This is a result of the short-sighted management of retirement plans. Like companies, fund managers are also rewarded for short-term results. Rather than focusing their strategy on long-term, sustainable growth, fund managers take on riskier bets for the chance of bigger wins. However, these risks also lead to big losses and less profit overall.
Makers and Takers Key Idea #7: After 2008, ties between banks and politicians undermined attempts to reform the financial system.
Just as we ask caretakers and educators to look after our kids while we’re at work, we also expect the government to watch over the financial system. After all, it’s their responsibility. So why is it so poorly controlled?
After Lehman Brothers fell in 2008, politicians seemed determined to reform the financial sector. Eight years on, only a handful of reforms have been ratified. In 2014, a few lines of legislation were added to the federal spending bill.
This bill was supposedly written with the intention of forcing banks to give up their riskiest products, like swaps or derivatives, which allowed them to bet on the performance of stock market outcomes. This goal was directly undermined by the lines added to the legislation.
What’s more, the politicians who voted for this amended bill to pass received 2.6 times more funding from political action committees (PACs) than those who voted against it. These PACs are comprised of J.P. Morgan, Bank of America, Goldman Sachs and Citigroup – banks that control 90 percent of the swaps market, and who couldn’t let the bill damage their business.
Perhaps it should come as no surprise that governance and finance share such a close relationship. Government officials in charge of controlling finance typically take up jobs in finance when their term ends. The high salaries paid by banks are much more attractive than the modest public service wages paid to government officials. Since 1900, 13 out of 35 Treasury secretaries have previously worked at banks. Seventeen of them went into banking after leaving their Treasury post.
So what can we do to reform the financial system? The next book summary will explore the author’s key recommendations.
Makers and Takers Key Idea #8: Reducing debt and encouraging financial transparency could help us fix the financial system.
Before regulations in the financial sector were loosened, the sole purpose of finance was to support business and economic growth. In an age when companies have become banks and vice versa, how can we get finance to once again boost regular business?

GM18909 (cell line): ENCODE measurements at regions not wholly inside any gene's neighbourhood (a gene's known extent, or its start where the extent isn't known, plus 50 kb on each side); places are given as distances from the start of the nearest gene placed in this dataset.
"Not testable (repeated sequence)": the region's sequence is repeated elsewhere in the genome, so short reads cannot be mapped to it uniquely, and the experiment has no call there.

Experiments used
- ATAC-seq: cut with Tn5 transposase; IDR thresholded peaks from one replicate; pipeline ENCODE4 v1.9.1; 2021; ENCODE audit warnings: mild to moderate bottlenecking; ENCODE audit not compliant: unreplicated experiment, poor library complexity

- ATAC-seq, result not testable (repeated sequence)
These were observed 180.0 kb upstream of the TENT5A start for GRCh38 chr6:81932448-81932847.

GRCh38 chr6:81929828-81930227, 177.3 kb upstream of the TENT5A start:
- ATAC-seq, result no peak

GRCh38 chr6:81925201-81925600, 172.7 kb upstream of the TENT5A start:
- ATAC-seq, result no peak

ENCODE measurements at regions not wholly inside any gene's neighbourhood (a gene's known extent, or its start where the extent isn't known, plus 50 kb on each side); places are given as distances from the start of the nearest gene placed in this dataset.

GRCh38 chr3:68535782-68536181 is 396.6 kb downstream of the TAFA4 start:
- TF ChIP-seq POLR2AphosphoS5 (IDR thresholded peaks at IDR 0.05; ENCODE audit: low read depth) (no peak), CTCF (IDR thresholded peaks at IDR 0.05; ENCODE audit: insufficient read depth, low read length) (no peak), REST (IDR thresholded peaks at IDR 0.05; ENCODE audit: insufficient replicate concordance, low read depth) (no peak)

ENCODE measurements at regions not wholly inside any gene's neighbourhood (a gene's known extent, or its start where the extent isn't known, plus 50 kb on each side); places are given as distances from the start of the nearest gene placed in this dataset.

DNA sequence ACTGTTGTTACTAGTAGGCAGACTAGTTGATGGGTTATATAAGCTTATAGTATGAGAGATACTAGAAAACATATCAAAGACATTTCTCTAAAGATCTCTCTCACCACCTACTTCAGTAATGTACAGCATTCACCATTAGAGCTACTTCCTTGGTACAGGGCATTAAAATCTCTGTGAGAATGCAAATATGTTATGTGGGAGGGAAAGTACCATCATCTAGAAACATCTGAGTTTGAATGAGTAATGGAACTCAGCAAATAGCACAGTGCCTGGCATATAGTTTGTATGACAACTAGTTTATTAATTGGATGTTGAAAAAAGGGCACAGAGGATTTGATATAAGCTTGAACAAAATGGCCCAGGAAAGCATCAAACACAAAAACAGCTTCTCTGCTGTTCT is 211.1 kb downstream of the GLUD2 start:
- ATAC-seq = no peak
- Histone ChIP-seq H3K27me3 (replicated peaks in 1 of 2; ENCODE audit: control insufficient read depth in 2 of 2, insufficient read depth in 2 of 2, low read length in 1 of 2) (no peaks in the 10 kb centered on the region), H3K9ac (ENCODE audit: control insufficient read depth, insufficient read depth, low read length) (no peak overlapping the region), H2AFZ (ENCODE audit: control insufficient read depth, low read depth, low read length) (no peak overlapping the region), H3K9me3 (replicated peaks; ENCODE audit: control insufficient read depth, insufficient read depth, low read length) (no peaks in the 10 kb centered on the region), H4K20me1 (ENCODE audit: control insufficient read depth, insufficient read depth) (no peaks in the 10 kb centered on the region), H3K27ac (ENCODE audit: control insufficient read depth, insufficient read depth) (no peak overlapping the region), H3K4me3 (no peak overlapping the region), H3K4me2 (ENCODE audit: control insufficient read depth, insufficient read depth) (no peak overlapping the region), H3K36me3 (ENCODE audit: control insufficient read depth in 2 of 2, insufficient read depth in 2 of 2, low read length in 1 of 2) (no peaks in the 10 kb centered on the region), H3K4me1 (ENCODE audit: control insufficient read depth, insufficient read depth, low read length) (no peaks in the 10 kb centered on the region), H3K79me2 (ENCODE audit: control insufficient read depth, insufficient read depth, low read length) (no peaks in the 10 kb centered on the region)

The first step is reducing the complexity of banking and financial regulation, which will cut risk-taking. Every day, millions of financial transactions take place with a total worth of $81.7 trillion. The financial system has become so sprawling and convoluted that it’s impossible to oversee. Banks like Citigroup are themselves so complex that even their own boards struggle to supervise their activities.
Regulation law, too, is far from transparent. Just like the Glass–Steagall Act of 1933, the 2010 Dodd–Frank Act attempts to separate commercial from investment banking to reduce the risk of banks failing.
But the new Act is 2,319 pages long (the 1933 Act was just 37 pages in total) with a whole host of new loopholes that can be exploited to blur the lines between commercial and investment banking once more.
It’s also imperative that we limit debt in order to stabilize the economy by encouraging citizens to save and by requiring banks to fund their investments with at least 20–30 percent of their own capital. This takes political courage, as debt and credit allow governments to hide economic stagnation. Following the 2008 crisis, it’s become clear that a healthy economy can only handle so much debt.
In Review: Makers and Takers Book Summary
The key message in this book:
Unregulated, risky financial activity was behind both the Great Depression of the 1930s and the 2008 crisis. As the borders between commercial and investment banking, between commercial and political interests, and between companies and banks themselves continue to be crossed, rich shareholders profit while average citizens struggle to finance their own homes.